Q What is wisteria scale?
A Scales are sap-sucking insects covered in a tough shell-like covering. Wisteria scale (Eulecanium excrescens) is larger than average, and feeds on a range of woody plants
Caption: Wisteria scale is easier to spot once the leaves have fallen
Q How do I recognise it?
A The adult scales are large, up to 10mm across, and dome-shaped. The colour is dark brown-black, with a powdery covering. Immature scales are smaller, flatter and paler.
Q Where does it occur?
A Wisteria scale, which originates in China, was first spotted in London in 2001. Scale insects can’t fly, so probably hitched a lift on imported plants and subsequently spread in air currents and on birds' feet. So far reports have been mostly confined to the London area.
Q What plants does it attack?
A Although it seems to favour wisterias, the scale has also been recorded on almond, apple, cherry, peach, sycamore and walnut.
Q What damage does it do?
A Large infestations of scale can weaken plants by removing significant amounts of sap and dissolved nutrients. Wisteria scale has been implicated in dieback of branches, and could probably kill plants that were not in the best of health. Heavy attacks could reduce the quality and quantity of crops on fruit and nut trees.
Q Could I mistake it for anything else?
A There are many other scale insects, but wisteria scale is larger and more domed, making it fairly distinctive.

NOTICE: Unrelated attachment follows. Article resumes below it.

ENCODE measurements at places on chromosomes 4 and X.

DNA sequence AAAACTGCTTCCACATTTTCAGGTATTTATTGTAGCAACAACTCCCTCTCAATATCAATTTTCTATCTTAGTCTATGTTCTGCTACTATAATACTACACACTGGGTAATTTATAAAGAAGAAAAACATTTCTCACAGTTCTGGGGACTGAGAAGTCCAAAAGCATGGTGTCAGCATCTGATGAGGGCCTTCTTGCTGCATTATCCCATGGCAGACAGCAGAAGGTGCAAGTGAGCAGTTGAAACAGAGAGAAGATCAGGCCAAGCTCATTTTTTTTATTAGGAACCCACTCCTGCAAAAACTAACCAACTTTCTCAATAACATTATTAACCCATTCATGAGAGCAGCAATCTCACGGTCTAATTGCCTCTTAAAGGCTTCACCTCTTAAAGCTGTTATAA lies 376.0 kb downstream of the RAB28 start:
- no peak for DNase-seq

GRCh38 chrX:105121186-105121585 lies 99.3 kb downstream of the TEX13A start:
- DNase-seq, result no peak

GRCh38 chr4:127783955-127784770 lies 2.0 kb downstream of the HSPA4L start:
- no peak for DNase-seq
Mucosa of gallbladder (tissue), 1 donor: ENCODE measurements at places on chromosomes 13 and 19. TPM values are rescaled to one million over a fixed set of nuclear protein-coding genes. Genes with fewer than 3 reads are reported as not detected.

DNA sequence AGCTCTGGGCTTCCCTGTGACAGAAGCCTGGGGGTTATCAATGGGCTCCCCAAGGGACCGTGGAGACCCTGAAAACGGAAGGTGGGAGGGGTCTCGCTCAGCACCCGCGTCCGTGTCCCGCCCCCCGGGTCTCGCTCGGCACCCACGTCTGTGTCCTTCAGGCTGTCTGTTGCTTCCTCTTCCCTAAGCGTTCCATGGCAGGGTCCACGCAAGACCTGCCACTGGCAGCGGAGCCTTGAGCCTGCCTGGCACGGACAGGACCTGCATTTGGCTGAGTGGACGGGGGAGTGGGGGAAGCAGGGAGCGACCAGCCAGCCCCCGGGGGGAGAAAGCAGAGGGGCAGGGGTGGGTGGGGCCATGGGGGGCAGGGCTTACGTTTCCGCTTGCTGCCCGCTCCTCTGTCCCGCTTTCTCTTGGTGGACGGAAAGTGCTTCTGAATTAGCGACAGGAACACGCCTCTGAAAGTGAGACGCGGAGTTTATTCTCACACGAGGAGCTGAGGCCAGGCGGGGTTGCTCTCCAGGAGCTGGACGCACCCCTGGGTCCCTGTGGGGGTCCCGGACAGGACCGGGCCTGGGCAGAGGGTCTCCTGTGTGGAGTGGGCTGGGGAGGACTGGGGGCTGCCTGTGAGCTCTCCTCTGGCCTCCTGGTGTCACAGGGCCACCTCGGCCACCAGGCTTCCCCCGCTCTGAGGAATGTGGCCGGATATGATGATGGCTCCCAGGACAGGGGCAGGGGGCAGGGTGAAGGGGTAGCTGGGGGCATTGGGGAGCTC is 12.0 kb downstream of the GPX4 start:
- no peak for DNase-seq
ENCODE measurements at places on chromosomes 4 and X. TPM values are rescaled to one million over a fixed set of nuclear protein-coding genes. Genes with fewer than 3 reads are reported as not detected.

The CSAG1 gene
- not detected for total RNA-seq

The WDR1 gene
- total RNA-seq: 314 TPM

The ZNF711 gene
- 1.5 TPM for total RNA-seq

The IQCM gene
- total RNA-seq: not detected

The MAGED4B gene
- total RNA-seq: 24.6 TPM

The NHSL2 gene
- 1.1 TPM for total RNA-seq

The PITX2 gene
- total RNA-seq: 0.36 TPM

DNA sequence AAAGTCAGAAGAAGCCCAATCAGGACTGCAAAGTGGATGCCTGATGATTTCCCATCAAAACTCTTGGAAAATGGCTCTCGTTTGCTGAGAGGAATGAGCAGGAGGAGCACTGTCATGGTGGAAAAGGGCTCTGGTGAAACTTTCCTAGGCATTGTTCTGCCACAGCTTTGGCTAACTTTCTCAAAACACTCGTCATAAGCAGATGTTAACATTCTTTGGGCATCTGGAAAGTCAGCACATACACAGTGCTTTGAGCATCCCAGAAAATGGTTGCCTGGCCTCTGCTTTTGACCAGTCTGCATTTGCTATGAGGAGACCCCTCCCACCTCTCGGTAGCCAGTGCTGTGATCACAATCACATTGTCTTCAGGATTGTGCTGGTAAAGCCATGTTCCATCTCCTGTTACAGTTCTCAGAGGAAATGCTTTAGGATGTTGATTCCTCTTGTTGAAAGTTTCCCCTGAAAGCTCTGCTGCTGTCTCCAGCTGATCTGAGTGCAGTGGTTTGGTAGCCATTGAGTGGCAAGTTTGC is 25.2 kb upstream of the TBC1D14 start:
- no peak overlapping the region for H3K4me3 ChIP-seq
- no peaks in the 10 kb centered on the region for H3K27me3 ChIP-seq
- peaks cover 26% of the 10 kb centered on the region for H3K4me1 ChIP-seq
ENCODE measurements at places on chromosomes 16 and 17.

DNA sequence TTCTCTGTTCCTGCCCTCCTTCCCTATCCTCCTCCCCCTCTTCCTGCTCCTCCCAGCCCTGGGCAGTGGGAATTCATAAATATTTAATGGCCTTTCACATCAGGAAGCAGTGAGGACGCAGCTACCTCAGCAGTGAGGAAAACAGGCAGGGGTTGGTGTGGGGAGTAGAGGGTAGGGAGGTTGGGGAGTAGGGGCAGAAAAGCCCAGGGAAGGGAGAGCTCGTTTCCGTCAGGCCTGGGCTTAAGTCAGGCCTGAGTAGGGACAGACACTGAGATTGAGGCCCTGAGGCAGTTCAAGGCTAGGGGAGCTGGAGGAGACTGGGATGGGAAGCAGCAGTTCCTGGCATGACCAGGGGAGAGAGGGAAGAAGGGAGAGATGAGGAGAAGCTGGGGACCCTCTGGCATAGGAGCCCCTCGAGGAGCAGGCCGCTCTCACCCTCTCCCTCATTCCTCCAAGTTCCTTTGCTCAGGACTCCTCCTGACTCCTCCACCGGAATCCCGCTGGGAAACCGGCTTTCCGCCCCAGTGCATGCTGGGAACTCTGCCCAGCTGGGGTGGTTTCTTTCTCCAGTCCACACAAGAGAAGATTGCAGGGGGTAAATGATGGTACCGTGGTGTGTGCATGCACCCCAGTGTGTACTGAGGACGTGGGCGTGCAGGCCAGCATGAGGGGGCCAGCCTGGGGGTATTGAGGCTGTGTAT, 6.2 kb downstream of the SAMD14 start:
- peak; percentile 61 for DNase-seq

Q How serious is it?
A So far there is limited experience of wisteria scale in this country, but there has been concern that it could kill attractive, mature wisterias that have taken many years to grow, and could also be a significant pest of fruit and nut trees.
Q What is its life cycle?
A Scales mature in late spring, which is when they are first likely to be spotted. Females lay eggs beneath the scale, and they hatch in early summer. The young nymphs or crawlers move around for a few days, then settle in one place, and become immobile. They develop scales and mature the following year.
Q How do I control an attack?
A Organic sprays, which can also be used on edibles, are based on fatty acids or plant oils. These are much more effective against the immature crawlers than the adults and you will need to make several applications in late May and June. A quick and effective alternative where the scales are accessible is to scrub them off with soapy water in spring, before they lay their eggs.
Q What should I do with affected plants?
A Once the scales have been removed, watch out for re-infestation. Boost heavily affected plants with a liquid feed when in leaf, and mulch in autumn.